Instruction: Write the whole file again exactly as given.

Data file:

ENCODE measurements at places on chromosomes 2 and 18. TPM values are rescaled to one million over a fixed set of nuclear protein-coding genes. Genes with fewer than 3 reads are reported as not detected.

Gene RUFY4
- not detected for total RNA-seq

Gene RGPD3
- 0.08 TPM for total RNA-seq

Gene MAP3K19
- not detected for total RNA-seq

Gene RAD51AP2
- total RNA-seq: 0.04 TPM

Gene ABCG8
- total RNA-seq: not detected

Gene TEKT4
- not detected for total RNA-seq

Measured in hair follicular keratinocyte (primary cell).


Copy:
ENCODE measurements at places on chromosomes 2 and 18. TPM values are rescaled to one million over a fixed set of nuclear protein-coding genes. Genes with fewer than 3 reads are reported as not detected.

Gene RUFY4
- not detected for total RNA-seq

Gene RGPD3
- 0.08 TPM for total RNA-seq

Gene MAP3K19
- not detected for total RNA-seq

Gene RAD51AP2
- total RNA-seq: 0.04 TPM

Gene ABCG8
- total RNA-seq: not detected

Gene TEKT4
- not detected for total RNA-seq

Measured in hair follicular keratinocyte (primary cell).